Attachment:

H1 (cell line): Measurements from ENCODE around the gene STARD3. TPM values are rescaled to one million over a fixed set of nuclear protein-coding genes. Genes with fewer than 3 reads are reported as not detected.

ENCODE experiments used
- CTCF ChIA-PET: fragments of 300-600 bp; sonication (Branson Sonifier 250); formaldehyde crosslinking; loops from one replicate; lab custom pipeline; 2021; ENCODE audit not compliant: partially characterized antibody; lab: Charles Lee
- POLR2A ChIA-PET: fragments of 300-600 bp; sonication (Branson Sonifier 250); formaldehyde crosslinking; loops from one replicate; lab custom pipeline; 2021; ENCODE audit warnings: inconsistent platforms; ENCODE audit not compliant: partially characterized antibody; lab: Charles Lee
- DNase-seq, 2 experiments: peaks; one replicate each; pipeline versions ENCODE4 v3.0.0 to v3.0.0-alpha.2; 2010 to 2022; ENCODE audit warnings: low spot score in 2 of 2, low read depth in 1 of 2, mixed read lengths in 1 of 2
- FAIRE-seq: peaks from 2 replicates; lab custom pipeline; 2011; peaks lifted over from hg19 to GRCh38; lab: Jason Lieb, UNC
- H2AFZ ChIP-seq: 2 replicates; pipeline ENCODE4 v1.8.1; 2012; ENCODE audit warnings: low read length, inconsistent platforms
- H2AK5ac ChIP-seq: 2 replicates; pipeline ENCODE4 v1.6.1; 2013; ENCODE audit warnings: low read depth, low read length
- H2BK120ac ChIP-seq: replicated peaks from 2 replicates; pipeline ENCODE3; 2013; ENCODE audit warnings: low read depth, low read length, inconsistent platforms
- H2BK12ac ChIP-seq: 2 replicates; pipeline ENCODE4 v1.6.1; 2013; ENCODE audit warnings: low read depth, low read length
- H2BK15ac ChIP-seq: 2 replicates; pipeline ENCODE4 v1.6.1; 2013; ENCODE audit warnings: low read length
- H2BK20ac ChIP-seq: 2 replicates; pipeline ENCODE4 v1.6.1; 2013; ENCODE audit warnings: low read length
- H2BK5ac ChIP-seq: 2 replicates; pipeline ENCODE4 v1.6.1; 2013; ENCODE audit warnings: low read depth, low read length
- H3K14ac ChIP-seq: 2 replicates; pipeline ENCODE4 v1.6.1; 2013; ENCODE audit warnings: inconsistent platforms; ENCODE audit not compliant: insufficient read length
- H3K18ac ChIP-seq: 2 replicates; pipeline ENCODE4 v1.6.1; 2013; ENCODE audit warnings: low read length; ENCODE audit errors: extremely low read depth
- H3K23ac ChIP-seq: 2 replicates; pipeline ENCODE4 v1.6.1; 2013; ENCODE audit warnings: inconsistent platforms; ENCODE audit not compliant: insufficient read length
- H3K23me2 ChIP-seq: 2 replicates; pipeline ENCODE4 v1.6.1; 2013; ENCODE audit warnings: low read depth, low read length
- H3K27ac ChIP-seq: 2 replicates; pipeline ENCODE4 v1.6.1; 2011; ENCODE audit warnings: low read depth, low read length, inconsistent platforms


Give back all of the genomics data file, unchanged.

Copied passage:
H1 (cell line): Measurements from ENCODE around the gene STARD3. TPM values are rescaled to one million over a fixed set of nuclear protein-coding genes. Genes with fewer than 3 reads are reported as not detected.

ENCODE experiments used
- CTCF ChIA-PET: fragments of 300-600 bp; sonication (Branson Sonifier 250); formaldehyde crosslinking; loops from one replicate; lab custom pipeline; 2021; ENCODE audit not compliant: partially characterized antibody; lab: Charles Lee
- POLR2A ChIA-PET: fragments of 300-600 bp; sonication (Branson Sonifier 250); formaldehyde crosslinking; loops from one replicate; lab custom pipeline; 2021; ENCODE audit warnings: inconsistent platforms; ENCODE audit not compliant: partially characterized antibody; lab: Charles Lee
- DNase-seq, 2 experiments: peaks; one replicate each; pipeline versions ENCODE4 v3.0.0 to v3.0.0-alpha.2; 2010 to 2022; ENCODE audit warnings: low spot score in 2 of 2, low read depth in 1 of 2, mixed read lengths in 1 of 2
- FAIRE-seq: peaks from 2 replicates; lab custom pipeline; 2011; peaks lifted over from hg19 to GRCh38; lab: Jason Lieb, UNC
- H2AFZ ChIP-seq: 2 replicates; pipeline ENCODE4 v1.8.1; 2012; ENCODE audit warnings: low read length, inconsistent platforms
- H2AK5ac ChIP-seq: 2 replicates; pipeline ENCODE4 v1.6.1; 2013; ENCODE audit warnings: low read depth, low read length
- H2BK120ac ChIP-seq: replicated peaks from 2 replicates; pipeline ENCODE3; 2013; ENCODE audit warnings: low read depth, low read length, inconsistent platforms
- H2BK12ac ChIP-seq: 2 replicates; pipeline ENCODE4 v1.6.1; 2013; ENCODE audit warnings: low read depth, low read length
- H2BK15ac ChIP-seq: 2 replicates; pipeline ENCODE4 v1.6.1; 2013; ENCODE audit warnings: low read length
- H2BK20ac ChIP-seq: 2 replicates; pipeline ENCODE4 v1.6.1; 2013; ENCODE audit warnings: low read length
- H2BK5ac ChIP-seq: 2 replicates; pipeline ENCODE4 v1.6.1; 2013; ENCODE audit warnings: low read depth, low read length
- H3K14ac ChIP-seq: 2 replicates; pipeline ENCODE4 v1.6.1; 2013; ENCODE audit warnings: inconsistent platforms; ENCODE audit not compliant: insufficient read length
- H3K18ac ChIP-seq: 2 replicates; pipeline ENCODE4 v1.6.1; 2013; ENCODE audit warnings: low read length; ENCODE audit errors: extremely low read depth
- H3K23ac ChIP-seq: 2 replicates; pipeline ENCODE4 v1.6.1; 2013; ENCODE audit warnings: inconsistent platforms; ENCODE audit not compliant: insufficient read length
- H3K23me2 ChIP-seq: 2 replicates; pipeline ENCODE4 v1.6.1; 2013; ENCODE audit warnings: low read depth, low read length
- H3K27ac ChIP-seq: 2 replicates; pipeline ENCODE4 v1.6.1; 2011; ENCODE audit warnings: low read depth, low read length, inconsistent platforms